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The day Malta became a De-MOCK-racy

Democracy is defined as “a system of government by the whole population or all the eligible members of a state, typically through elected representatives” – this is the classical definition given by the Oxford Dictionary. While the actual words change depending on which institution is giving the definition, the essence of the meaning does not change. In any democratic nation, a government has the responsibility to govern in the name of its constituents, the citizens of the nation. The ‘Citizenship for Sale’ issue that has dogged Maltese and International headlines over the past couple of weeks has reached its pinnacle with a recent non-binding vote at the European Parliament. Despite the overwhelming opposition to the sale of European citizenship, the Maltese government has chosen to ignore the calls of its constituents and of our European peers, thereby ushering a new era of demockracy.

While I had already compared the original Individual Investors Programme (IIP) on its publication, the programme had since been cosmetically revised. However, the citizenship for sale notion that many people had opposed still persists, sparking a European wide debate in the European Parliament.

The European Commission on Wednesday 15th Jan 2014 warned that European Union citizenship “must not be up for sale” following controversy over a Maltese initiative to grant passports to wealthy foreign investors. The European Parliament has since voted against the sale of European citizenship (Photo credit: CAPReform)

89% of Members of the European Parliament voted against the sale of European citizenship, a widespread consensus amongst the EPP, Socialist, Liberal (ALDE) and Green parliamentary groups. Despite this non-binding vote, the Maltese government has still decided to pursue this insane venture.

It is quite inconceivable that in 2014 any European government behaves so irresponsibly in the face of widespread concern. While the activists of the IIP argue that such programmes are already implemented in other EU member states (Portugal, Austria, Latvia, Portugal, Spain, Cyprus and the UK to name a few), it is a blatant lie. No other EU member state has put the actual sale of passports on the table, but they merely use long term residence or investment programmes that bind would be investors to the country through a long term ‘contract’. That is the only reason why Malta was mentioned during the European Parliamentary debate, because it is the first country pioneer to the idea.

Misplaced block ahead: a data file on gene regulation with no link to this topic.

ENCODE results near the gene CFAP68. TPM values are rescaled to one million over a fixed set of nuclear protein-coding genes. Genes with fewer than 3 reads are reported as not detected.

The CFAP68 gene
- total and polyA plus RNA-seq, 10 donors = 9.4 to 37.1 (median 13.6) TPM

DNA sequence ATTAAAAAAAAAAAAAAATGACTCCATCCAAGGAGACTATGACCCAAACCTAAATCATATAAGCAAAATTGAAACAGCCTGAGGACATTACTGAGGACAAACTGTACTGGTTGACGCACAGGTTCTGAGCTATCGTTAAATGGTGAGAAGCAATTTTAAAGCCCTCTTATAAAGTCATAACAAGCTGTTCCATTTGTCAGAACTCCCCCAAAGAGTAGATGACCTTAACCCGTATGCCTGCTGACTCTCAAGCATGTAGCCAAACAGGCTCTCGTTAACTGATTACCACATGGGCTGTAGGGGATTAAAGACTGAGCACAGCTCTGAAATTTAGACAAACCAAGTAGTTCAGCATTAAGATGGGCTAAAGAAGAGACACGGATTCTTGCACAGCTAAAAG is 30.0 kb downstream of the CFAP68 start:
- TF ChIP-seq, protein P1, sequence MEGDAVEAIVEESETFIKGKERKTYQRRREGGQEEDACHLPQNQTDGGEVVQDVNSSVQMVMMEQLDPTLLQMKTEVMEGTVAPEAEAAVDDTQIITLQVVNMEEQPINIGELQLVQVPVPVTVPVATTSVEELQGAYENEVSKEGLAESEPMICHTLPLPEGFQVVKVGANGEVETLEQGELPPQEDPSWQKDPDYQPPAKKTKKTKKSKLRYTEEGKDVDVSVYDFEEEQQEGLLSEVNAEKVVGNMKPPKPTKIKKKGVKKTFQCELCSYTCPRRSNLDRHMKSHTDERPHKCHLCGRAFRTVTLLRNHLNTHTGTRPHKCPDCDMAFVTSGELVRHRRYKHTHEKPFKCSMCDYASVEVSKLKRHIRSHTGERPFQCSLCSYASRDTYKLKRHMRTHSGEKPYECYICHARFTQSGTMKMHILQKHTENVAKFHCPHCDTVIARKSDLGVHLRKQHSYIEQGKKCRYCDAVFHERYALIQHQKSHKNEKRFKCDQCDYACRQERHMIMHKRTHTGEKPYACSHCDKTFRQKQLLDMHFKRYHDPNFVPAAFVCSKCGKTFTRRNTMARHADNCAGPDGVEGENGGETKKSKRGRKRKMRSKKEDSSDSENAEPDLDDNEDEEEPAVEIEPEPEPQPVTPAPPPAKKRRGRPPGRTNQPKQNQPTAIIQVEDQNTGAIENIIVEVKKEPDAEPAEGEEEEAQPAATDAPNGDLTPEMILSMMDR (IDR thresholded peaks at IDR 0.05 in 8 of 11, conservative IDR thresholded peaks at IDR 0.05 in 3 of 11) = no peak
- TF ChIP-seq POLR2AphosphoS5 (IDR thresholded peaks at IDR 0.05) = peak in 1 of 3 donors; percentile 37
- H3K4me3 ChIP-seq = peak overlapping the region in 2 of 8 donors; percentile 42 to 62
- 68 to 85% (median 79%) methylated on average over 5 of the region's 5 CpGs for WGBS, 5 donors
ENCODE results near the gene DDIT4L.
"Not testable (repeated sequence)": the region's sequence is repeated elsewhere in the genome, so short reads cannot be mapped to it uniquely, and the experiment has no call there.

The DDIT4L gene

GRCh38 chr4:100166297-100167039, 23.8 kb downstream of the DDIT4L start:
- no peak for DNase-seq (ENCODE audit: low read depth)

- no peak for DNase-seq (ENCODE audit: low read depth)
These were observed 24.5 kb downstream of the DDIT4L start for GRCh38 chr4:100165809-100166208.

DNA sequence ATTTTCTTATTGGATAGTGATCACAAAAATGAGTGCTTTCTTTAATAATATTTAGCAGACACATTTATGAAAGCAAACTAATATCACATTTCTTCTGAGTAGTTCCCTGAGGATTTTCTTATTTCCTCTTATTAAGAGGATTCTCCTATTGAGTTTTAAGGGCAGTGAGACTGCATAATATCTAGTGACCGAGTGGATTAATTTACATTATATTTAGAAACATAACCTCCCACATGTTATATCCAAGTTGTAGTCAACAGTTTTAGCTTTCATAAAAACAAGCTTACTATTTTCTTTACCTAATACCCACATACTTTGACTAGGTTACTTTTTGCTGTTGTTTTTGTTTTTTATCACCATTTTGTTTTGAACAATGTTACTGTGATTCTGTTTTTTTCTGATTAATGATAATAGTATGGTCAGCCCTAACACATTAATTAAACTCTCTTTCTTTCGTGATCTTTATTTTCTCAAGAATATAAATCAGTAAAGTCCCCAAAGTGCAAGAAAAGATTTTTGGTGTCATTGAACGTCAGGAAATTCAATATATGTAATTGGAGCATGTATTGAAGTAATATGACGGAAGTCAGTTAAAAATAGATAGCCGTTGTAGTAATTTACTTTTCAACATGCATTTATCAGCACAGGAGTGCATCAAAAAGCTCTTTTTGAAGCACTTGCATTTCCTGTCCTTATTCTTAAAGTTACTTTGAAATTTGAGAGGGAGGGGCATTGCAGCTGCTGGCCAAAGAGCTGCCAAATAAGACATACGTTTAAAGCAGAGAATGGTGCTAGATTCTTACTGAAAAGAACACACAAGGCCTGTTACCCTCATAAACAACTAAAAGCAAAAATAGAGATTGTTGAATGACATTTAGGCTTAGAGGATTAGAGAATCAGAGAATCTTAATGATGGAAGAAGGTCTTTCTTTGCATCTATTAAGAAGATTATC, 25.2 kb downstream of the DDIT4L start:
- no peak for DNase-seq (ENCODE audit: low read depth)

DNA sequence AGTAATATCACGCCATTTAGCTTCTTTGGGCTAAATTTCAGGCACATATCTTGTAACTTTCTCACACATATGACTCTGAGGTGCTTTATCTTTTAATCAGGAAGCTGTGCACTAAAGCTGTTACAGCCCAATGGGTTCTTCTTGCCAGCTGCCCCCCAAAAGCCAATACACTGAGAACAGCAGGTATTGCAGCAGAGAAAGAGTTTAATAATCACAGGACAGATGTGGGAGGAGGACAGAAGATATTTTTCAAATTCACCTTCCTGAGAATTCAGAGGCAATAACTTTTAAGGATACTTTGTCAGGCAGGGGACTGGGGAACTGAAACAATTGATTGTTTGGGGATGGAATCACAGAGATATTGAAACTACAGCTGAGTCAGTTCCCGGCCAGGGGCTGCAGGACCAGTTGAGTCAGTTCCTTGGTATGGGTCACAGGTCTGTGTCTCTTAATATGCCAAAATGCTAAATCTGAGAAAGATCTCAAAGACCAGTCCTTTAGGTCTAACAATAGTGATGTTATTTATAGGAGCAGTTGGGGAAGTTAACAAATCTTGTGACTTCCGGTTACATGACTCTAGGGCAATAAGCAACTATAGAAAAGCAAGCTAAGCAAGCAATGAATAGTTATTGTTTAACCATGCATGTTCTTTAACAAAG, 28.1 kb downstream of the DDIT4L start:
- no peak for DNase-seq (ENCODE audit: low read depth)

Even though the government is now blaming the Opposition for slandering the name of Malta in a bid to divert attention from itself, it is highly illogical that the same party that got us into the EU will now work to destroy that country’s image.

From Turkey, to Ukraine to Malta?

2013 saw two incidents in two prospective EU member states that exposed their respective government’s authoritarian ways, both which were bitterly received by the foreign press.


From Left to Right: Turkish Prime Minister Recep Tayyip Erdogan, Ukrainian President Viktor Yanukovich, and  Maltese Prime Minister Joseph Muscat

Turkish Prime Minister Recep Tayyip Erdogan announced the development of a key park in Istanbul into a shopping complex. Demonstrators had held a four-day sit-in at Gezi Park, visibly angry at the plans to redevelop this area located in the proximity of Taksim Square. The situation escalated to shocking crowd control by Turkish riot police, which according to foreign news agencies highlighted a flawed political system with undemocratic undertones.

Ukrainian President Viktor Yanukovich failed to sign a landmark deal between Ukraine and the EU, sparking nation protests by citizens who felt cheated and ignored by their representative from a ‘future as Europeans’. The Ukrainian government has just passed a sweeping law to remove protestors from the streets, effectively removing the voice of opposition.

It is regrettable that the Maltese government is mimicking  the Yanukovich and Erdogan ideology of ignoring public calls for the cessation of this Citizenship for Sale scheme. If the government was serious about democracy, it would not ignore the will of the people that voted it in and that subsequently polled against this scheme (according to the MaltaToday survey, only 26% agree with the scheme, while 53% disagree).

Despite the fact that democracy thrives on a healthy and balanced debate on any issue, the government of Malta chooses to ignore this.

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